Most recently, a study by the French government agency INSERM found that people who delay retirement have less risk of developing Alzheimer’s disease or other types of dementia. The study of half a million people in France, the largest study of this kind to date, backs the general theory of aging that says” if you don’t use it, you lose it,” referring both to physical and cognitive function. In this case, working longer seems to keep people more mentally challenged as well as socially active.
Along those same lines of cognitive function, it was reported at the Alzheimer’s Association conference in Boston in July that people with certain types of cognitive concerns were more likely to have Alzheimer’s pathology in their brains and develop dementia than those who had no such complaints, leaving the conclusion that health care workers should listen to patients’ own sense of their health. For example, people with more concerns about memory and organizing ability were more likely to have amyloid, a key Alzheimer’s-related protein, in their brains. For this reason, leading Alzheimer’s researchers are identifying a new category called “subjective cognitive decline,” which is people’s own sense that their memory and thinking skills are slipping even before others have noticed (“Dementia’s Signs May Come Early,” July 17, 2013, New York Times).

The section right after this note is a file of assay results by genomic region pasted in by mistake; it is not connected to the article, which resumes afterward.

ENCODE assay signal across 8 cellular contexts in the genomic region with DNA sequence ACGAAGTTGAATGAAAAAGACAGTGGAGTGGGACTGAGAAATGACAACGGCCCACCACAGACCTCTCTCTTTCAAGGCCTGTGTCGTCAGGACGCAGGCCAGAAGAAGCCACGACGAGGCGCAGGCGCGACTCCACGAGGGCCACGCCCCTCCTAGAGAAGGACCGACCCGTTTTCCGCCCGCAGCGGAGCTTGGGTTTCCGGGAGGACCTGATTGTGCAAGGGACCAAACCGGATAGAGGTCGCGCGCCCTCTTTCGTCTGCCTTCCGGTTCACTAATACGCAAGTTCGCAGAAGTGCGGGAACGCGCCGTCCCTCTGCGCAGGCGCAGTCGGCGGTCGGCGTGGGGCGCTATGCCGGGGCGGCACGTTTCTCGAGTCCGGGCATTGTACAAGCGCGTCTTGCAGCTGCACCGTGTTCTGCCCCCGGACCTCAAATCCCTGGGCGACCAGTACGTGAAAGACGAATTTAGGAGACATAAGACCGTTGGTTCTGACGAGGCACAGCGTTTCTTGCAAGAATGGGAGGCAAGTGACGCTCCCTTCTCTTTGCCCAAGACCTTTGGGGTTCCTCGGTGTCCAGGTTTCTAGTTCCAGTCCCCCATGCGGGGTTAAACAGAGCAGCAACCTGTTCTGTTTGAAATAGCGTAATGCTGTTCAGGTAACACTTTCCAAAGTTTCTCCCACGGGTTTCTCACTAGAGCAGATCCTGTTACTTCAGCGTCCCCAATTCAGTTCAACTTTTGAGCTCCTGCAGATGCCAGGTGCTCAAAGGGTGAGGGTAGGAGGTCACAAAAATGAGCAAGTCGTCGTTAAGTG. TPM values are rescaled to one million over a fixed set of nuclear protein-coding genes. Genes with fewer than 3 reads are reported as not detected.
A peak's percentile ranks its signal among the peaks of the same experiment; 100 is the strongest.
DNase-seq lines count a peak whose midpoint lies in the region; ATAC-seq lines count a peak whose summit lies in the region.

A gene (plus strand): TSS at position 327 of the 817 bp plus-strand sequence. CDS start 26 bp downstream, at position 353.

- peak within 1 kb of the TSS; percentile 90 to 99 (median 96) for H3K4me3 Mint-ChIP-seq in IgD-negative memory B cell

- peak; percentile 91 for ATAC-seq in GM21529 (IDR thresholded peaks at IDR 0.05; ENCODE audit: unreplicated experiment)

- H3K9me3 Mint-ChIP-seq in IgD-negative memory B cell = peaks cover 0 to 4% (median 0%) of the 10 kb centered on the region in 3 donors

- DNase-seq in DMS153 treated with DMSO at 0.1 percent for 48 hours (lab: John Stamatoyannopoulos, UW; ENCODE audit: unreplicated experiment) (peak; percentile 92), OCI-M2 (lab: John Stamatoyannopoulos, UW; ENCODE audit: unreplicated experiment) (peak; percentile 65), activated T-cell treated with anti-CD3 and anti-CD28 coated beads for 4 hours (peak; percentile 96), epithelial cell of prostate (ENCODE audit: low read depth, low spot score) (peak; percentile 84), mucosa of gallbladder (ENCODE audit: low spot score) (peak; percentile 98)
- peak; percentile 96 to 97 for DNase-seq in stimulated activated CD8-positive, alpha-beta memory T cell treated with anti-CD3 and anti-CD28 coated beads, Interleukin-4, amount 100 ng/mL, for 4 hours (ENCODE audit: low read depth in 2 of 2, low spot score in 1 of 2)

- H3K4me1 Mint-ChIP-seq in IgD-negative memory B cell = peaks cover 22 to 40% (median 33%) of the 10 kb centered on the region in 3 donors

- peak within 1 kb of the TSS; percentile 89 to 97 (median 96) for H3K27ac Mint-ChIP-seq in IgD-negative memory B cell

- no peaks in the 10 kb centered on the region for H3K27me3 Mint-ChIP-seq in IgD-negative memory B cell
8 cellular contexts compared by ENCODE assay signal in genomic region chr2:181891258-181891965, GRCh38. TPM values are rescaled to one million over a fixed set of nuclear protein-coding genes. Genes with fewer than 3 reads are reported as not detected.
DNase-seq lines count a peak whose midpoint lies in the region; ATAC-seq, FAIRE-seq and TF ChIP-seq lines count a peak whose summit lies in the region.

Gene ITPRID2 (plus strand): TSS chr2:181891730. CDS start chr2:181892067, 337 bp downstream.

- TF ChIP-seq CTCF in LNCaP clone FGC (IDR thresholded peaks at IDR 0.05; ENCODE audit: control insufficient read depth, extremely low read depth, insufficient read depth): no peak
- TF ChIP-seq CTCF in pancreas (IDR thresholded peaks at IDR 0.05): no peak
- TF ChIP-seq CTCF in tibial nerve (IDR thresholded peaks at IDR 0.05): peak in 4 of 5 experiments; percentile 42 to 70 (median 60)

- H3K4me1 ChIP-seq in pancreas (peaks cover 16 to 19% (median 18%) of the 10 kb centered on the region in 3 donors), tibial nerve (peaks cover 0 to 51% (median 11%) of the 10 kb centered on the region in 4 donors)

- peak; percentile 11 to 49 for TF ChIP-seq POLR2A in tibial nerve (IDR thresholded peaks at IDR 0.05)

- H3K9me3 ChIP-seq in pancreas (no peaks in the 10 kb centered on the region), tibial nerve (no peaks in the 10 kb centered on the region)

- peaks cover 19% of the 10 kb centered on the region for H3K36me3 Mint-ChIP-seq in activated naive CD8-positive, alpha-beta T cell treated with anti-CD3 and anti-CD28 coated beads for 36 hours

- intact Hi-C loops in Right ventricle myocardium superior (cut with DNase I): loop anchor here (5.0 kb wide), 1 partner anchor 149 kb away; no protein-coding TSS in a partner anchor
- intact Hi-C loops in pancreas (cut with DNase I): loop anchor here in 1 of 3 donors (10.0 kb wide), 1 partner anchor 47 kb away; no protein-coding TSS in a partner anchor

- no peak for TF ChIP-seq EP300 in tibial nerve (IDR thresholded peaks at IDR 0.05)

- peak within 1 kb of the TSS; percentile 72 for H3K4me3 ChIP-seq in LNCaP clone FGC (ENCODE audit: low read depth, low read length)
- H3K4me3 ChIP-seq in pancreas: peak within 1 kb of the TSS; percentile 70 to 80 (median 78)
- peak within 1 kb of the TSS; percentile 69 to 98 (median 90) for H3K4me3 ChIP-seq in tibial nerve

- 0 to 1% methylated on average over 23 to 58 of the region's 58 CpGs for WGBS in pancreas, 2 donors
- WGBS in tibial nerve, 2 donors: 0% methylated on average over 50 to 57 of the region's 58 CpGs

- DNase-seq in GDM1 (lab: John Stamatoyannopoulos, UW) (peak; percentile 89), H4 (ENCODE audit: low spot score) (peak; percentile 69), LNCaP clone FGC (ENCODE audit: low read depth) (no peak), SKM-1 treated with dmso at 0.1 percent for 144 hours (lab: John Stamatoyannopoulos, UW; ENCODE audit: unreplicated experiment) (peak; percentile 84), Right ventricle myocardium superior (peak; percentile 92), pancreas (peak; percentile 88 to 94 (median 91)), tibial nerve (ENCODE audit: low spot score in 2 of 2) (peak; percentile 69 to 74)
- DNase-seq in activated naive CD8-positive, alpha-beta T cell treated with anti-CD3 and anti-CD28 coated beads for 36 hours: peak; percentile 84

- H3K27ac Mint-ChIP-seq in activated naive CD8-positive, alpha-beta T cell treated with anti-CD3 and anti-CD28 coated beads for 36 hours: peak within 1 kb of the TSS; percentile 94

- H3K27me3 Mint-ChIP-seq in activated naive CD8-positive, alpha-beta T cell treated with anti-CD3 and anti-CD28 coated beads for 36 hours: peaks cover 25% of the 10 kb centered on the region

A Growing Problem
Alzheimer’s is a serious problem, not just for the individual, but for society as a whole. More than 5 million Americans live with Alzheimer's disease, and 15.4 million friends and family members provide care, according to the Alzheimer’s Association. Compounding the human toll, Alzheimer's is now the most expensive disease in the U.S., topping cancer and heart disease, according to a new study by the nonprofit RAND Corp. (“Costs of Alzheimer's disease could bankrupt Medicare,” wcbv.com). Researchers are still trying to fully understand the illness's process and how to prevent or stop the disease, which robs people of their memory and the ability to function. Although scientists can’t be sure about which factors determine Alzheimer’s disease, the Alzheimer’s Association lists these hallmarks:
- Plaques, microscopic clumps of a protein called beta-amyloid peptide.
- Tangles, twisted microscopic strands of the protein tau (rhymes with "wow").
- Loss of connections among brain cells responsible for memory, learning and communication. These connections, or synapses, transmit information from cell to cell.
- Inflammation resulting from the brain's effort to fend off the lethal effects of the other changes underway.
- Eventual death of brain cells and severe tissue shrinkage.
To read more on this article, visit Senior Spirit Medical News - August 2013.
Blog posting provided by Society of Certified Senior Advisors